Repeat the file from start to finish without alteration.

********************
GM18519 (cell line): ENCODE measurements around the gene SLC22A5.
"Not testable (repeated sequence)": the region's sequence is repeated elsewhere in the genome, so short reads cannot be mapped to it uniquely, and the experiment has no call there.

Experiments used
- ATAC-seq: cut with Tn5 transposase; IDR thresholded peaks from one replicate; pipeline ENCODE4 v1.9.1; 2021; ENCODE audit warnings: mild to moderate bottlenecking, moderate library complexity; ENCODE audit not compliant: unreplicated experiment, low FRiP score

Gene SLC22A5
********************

GM18519 (cell line): ENCODE measurements around the gene SLC22A5.
"Not testable (repeated sequence)": the region's sequence is repeated elsewhere in the genome, so short reads cannot be mapped to it uniquely, and the experiment has no call there.

Experiments used
- ATAC-seq: cut with Tn5 transposase; IDR thresholded peaks from one replicate; pipeline ENCODE4 v1.9.1; 2021; ENCODE audit warnings: mild to moderate bottlenecking, moderate library complexity; ENCODE audit not compliant: unreplicated experiment, low FRiP score

Gene SLC22A5